Astronomers spot 18 black holes gobbling up nearby stars
MIT News » Astrophysics
by Jennifer Chu | MIT News
1M ago
Star-shredding black holes are everywhere in the sky if you just know how to look for them. That’s one message from a new study by MIT scientists, appearing today in the Astrophysical Journal. The study’s authors are reporting the discovery of 18 new tidal disruption events (TDEs) — extreme instances when a nearby star is tidally drawn into a black hole and ripped to shreds. As the black hole feasts, it gives off an enormous burst of energy across the electromagnetic spectrum. Astronomers have detected previous tidal disruption events by looking for characteristic bursts in the optical and X-r ..read more
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Study: Stars travel more slowly at Milky Way’s edge
MIT News » Astrophysics
by Jennifer Chu | MIT News
1M ago
By clocking the speed of stars throughout the Milky Way galaxy, MIT physicists have found that stars further out in the galactic disk are traveling more slowly than expected compared to stars that are closer to the galaxy’s center. The findings raise a surprising possibility: The Milky Way’s gravitational core may be lighter in mass, and contain less dark matter, than previously thought. The new results are based on the team’s analysis of data taken by the Gaia and APOGEE instruments. Gaia is an orbiting space telescope that tracks the precise location, distance, and motion of more than 1 bill ..read more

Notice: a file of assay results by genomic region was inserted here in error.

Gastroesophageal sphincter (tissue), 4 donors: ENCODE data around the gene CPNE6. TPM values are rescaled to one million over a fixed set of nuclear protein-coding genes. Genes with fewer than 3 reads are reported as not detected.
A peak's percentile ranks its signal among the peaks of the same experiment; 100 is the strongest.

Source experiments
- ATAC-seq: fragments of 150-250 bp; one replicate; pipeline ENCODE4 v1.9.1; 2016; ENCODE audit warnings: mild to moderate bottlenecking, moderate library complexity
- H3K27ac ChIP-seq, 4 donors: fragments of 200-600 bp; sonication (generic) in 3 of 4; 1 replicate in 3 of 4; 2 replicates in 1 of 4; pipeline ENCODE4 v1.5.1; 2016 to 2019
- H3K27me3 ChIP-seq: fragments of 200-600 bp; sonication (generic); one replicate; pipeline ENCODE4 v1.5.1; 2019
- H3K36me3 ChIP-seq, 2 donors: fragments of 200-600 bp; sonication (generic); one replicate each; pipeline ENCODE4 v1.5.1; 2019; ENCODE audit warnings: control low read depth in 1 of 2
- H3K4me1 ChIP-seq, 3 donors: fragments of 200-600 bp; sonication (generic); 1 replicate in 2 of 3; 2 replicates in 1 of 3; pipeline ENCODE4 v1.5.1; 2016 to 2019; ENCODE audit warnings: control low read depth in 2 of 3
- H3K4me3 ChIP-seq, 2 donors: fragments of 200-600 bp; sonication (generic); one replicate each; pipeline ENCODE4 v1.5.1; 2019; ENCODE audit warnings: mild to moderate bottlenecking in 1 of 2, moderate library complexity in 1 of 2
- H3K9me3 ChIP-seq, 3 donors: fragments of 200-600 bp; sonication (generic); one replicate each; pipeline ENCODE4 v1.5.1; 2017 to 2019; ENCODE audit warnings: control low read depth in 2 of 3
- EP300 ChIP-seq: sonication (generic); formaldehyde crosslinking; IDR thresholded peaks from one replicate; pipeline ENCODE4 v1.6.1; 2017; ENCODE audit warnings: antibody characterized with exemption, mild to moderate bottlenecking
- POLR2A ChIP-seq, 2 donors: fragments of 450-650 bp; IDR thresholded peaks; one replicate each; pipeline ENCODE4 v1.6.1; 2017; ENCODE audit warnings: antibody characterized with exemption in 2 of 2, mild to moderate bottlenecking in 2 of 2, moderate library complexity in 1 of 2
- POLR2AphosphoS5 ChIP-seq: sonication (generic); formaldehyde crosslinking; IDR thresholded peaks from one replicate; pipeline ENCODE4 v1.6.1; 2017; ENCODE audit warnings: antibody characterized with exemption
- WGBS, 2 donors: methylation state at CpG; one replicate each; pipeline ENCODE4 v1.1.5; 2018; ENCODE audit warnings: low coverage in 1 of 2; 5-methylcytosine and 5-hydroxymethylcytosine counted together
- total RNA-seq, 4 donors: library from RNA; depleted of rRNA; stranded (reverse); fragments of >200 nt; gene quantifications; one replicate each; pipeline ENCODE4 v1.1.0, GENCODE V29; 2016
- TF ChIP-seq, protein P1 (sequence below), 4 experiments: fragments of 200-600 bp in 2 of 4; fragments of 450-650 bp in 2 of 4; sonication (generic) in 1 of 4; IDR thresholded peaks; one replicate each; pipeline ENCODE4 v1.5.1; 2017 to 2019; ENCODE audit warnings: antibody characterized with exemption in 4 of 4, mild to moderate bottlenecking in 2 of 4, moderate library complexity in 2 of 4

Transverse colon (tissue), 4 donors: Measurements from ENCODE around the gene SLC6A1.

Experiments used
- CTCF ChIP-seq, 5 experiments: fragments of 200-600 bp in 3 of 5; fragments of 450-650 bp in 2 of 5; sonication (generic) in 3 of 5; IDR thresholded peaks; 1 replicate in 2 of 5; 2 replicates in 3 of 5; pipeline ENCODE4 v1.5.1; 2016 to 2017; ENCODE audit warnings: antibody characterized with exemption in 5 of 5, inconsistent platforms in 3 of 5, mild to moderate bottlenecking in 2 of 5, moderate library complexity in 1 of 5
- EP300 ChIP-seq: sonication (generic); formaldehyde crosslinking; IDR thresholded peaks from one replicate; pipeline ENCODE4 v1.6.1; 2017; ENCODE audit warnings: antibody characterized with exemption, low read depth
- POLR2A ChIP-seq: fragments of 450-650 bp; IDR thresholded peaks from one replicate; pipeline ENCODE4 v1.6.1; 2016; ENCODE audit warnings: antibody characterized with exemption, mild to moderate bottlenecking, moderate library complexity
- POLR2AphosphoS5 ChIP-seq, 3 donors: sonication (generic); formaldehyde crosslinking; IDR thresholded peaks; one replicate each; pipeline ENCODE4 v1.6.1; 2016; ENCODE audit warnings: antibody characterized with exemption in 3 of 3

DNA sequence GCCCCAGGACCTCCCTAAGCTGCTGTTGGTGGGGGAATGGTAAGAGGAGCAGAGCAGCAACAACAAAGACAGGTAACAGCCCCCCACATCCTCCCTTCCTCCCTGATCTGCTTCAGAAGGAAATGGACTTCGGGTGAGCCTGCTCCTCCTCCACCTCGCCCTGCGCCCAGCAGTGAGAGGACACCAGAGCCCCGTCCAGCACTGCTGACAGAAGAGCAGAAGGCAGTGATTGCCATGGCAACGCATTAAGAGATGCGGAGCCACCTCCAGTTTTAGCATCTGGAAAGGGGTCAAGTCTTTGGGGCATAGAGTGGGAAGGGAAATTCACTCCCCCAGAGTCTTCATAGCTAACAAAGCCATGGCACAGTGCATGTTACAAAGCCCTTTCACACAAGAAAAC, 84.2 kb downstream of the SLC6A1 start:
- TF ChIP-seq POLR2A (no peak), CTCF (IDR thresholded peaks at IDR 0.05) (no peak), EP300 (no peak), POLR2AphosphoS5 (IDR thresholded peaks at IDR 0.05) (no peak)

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A carbon-lite atmosphere could be a sign of water and life on other terrestrial planets, MIT study finds
MIT News » Astrophysics
by Jennifer Chu | MIT News
2M ago
Scientists at MIT, the University of Birmingham, and elsewhere say that astronomers’ best chance of finding liquid water, and even life on other planets, is to look for the absence, rather than the presence, of a chemical feature in their atmospheres. The researchers propose that if a terrestrial planet has substantially less carbon dioxide in its atmosphere compared to other planets in the same system, it could be a sign of liquid water — and possibly life — on that planet’s surface. What’s more, this new signature is within the sights of NASA’s James Webb Space Telescope (JWST). While scient ..read more
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Everything, everywhere all at once
MIT News » Astrophysics
by Sophie Hartley | School of Science
3M ago
The way Morgane König sees it, questioning how we came to be in the universe is one of the most fundamental parts of being human. When she was 12 years old, König decided the place to find answers was in physics. A family friend was a physicist, and she attributed her interest in the field to him. But it wasn't until a trip back to her mother's home country of Côte d'Ivoire that König learned her penchant for the subject had started much younger. No one in Côte d'Ivoire was surprised she was pursuing physics — they told her she'd been peering upward at the stars since she was a small child, wo ..read more
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Bright flash leads astronomers to a heavy-metal factory 900 million light years away
MIT News » Astrophysics
by Jennifer Chu | MIT News
4M ago
An extraordinary burst of high-energy light in the sky has pointed astronomers to a pair of metal-forging neutron stars 900 million light years from Earth. In a study appearing today in Nature, an international team of astronomers, including scientists at MIT, reports the detection of an extremely bright gamma-ray burst (GRB), which is the most powerful type of explosion known in the universe. This particular GRB is the second-brightest so far detected, and the astronomers subsequently traced the burst’s origin to two merging neutron stars. Neutron stars are the collapsed, ultradense cores of ..read more